Third-century Roman Sculptures Discovered In Rome By Archaeologists Led By Roberto Egidi

By on Feb 10, 2011 in Arts, Europe, World Comments
Third century roman sculptures discovered

Third-century Roman Sculptures
Discovered In Rome

Image Credit: IMBAC/AFP

A set of third-century Roman sculptures has been discovered in Rome by archaeologists led by Roberto Egidi, international news reported.

Reports said that the third-century Roman sculptures were buried along the Via Anagnina street in southeast Rome. It was said to be unearthed on Tuesday in an ancient fountain of a lavish Roman villa. Archaeologists believed that the sculptures were owned by a high-ranking official of the Roman Empire.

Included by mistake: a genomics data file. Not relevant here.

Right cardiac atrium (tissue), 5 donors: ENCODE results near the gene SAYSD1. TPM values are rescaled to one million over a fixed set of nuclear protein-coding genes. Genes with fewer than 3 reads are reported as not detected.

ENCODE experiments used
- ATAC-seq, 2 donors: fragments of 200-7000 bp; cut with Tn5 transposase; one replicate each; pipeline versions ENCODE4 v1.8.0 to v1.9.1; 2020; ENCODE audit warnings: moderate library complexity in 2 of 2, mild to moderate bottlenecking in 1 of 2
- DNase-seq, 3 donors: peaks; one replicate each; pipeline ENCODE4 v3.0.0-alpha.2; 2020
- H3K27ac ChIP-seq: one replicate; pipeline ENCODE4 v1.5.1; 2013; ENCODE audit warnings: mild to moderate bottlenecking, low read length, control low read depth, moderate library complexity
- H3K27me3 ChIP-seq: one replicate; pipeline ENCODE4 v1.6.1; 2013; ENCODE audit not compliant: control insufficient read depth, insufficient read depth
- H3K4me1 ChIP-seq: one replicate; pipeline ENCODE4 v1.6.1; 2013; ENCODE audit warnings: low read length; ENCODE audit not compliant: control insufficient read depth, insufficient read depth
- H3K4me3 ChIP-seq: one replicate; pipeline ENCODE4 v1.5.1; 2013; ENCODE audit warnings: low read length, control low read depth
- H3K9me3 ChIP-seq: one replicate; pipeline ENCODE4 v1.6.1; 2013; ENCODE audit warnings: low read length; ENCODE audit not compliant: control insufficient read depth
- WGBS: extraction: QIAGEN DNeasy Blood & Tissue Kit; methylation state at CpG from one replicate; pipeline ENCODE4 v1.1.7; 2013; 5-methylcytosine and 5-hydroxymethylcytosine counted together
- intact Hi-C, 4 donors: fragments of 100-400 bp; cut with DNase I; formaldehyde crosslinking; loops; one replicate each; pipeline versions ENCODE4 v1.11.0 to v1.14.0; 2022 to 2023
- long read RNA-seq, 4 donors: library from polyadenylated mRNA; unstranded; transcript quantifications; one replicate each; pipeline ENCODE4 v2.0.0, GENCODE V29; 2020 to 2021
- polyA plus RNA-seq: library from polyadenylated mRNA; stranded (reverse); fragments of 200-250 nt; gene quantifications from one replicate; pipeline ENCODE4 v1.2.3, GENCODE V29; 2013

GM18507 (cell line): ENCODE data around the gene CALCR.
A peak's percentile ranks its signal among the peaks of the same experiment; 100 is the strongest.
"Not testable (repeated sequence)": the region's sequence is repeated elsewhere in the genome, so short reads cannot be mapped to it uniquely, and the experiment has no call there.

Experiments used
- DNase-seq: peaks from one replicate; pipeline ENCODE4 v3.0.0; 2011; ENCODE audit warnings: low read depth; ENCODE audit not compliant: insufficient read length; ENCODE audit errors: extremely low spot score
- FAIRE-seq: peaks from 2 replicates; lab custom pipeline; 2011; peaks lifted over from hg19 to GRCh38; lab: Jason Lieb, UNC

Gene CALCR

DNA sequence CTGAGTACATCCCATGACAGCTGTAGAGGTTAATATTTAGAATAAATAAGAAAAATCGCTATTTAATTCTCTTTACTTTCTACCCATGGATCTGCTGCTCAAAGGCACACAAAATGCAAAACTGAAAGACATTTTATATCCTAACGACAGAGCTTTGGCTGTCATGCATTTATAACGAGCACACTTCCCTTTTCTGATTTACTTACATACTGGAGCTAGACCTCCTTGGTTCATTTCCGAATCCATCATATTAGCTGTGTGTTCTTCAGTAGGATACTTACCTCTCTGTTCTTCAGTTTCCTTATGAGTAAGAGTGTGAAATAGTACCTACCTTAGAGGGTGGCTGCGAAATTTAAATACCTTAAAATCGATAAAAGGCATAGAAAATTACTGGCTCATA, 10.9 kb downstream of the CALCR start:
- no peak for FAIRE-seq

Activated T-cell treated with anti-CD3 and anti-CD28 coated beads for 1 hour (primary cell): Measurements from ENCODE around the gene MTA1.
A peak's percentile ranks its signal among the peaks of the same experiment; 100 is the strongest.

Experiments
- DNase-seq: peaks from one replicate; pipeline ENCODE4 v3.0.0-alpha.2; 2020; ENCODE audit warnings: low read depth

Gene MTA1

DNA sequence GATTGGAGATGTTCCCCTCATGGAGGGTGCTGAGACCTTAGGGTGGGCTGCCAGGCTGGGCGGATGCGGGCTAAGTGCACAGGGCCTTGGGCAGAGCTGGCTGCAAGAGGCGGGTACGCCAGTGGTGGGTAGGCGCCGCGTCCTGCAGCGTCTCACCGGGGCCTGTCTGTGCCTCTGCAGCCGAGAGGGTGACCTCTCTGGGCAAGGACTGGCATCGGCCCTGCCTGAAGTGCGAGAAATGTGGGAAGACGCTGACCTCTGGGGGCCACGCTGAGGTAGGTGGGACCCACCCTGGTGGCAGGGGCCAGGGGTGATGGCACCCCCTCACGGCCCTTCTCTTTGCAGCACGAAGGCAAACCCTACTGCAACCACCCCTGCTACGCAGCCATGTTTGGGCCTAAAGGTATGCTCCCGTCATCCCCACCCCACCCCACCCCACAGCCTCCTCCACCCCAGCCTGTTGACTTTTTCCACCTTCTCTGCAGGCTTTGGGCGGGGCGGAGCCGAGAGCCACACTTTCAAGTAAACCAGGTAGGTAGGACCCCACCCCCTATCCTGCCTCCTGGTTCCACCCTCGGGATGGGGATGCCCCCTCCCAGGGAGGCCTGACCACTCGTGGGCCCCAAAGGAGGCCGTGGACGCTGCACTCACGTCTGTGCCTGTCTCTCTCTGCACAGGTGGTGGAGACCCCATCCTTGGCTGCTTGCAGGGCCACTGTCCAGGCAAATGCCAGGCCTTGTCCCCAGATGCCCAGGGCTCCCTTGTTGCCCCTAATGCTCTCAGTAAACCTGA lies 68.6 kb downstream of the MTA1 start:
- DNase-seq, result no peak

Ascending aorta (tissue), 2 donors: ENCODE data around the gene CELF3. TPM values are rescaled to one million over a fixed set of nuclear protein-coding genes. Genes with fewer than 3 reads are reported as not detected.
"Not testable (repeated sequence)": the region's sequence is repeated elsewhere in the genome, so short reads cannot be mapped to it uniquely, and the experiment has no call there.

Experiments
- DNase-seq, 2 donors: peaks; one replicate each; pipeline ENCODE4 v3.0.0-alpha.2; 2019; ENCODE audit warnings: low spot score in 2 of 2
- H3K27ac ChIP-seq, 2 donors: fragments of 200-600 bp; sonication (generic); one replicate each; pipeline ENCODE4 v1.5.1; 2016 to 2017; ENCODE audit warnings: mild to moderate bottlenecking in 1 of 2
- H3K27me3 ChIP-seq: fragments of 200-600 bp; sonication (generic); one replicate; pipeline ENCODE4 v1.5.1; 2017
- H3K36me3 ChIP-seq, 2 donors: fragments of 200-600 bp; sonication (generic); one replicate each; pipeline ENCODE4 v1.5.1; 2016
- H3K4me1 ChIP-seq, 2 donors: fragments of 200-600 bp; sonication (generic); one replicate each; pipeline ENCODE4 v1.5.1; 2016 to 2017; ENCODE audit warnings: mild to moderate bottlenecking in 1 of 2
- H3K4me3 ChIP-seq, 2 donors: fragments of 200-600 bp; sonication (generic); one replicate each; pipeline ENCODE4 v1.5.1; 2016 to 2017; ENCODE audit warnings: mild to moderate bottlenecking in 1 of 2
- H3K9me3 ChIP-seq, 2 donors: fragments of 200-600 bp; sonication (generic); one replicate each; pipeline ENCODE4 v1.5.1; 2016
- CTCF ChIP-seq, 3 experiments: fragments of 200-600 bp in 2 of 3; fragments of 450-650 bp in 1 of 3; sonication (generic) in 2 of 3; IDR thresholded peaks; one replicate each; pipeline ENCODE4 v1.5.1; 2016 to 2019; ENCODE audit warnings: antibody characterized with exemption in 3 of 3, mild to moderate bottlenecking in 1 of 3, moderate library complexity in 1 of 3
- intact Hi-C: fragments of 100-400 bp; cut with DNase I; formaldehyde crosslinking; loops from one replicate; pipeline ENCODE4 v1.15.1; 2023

“It may be that the last owner of the villa was a high-ranking official related to the dynasty” of Roman Emperor Septimius Severus, the statement said.

The discovery was said to be a set of six marble sculptures where five of them were mostly heads representing members of the Severan imperial dynasty. A statue of the Greek God Zeus was also discovered.

The sculptures will be turned over to the National Museum of Rome. It will also be preserved at the Diocletian Baths near Termini station where they will undergo immediate preliminary restorations, according to reports.

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